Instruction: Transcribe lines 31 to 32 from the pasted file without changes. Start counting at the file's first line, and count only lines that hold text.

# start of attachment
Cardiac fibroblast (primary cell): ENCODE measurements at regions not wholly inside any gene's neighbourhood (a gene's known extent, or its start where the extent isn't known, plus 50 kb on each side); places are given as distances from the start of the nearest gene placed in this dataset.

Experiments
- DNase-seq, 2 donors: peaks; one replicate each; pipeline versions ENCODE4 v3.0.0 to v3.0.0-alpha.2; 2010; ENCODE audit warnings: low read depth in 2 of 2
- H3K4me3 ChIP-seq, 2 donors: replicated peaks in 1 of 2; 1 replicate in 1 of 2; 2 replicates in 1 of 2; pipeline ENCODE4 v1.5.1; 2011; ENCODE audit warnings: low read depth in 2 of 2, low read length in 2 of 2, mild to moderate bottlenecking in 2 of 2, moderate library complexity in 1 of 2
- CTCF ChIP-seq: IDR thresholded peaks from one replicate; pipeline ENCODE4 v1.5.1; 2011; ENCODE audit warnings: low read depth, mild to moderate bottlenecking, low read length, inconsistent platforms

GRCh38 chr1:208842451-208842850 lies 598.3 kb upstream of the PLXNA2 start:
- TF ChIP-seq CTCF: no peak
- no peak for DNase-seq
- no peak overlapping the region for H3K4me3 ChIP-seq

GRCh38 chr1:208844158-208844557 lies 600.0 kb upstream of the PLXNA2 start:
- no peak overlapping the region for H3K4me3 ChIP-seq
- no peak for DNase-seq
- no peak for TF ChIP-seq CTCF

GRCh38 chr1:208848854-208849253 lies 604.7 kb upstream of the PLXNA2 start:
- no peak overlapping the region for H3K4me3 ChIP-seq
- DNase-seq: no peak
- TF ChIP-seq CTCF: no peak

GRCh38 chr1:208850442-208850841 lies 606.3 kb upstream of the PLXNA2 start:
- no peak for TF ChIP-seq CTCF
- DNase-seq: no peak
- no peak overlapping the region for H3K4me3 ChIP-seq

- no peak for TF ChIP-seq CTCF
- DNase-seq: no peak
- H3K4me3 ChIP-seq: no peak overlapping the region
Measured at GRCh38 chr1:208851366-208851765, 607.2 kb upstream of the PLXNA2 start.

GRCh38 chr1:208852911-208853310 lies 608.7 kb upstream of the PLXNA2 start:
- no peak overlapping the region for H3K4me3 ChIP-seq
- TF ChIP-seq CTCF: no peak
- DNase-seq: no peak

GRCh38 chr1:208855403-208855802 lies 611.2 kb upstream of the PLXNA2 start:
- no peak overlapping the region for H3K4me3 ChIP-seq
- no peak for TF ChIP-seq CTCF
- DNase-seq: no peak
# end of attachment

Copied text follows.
- no peak overlapping the region for H3K4me3 ChIP-seq
- no peak for TF ChIP-seq CTCF